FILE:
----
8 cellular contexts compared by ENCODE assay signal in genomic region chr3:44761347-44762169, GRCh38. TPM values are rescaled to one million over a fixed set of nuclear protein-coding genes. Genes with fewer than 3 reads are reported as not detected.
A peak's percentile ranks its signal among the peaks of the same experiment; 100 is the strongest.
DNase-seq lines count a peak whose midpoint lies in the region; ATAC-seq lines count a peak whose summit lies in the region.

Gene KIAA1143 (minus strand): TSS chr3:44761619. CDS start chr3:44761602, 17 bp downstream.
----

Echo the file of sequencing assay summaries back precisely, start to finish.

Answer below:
8 cellular contexts compared by ENCODE assay signal in genomic region chr3:44761347-44762169, GRCh38. TPM values are rescaled to one million over a fixed set of nuclear protein-coding genes. Genes with fewer than 3 reads are reported as not detected.
A peak's percentile ranks its signal among the peaks of the same experiment; 100 is the strongest.
DNase-seq lines count a peak whose midpoint lies in the region; ATAC-seq lines count a peak whose summit lies in the region.

Gene KIAA1143 (minus strand): TSS chr3:44761619. CDS start chr3:44761602, 17 bp downstream.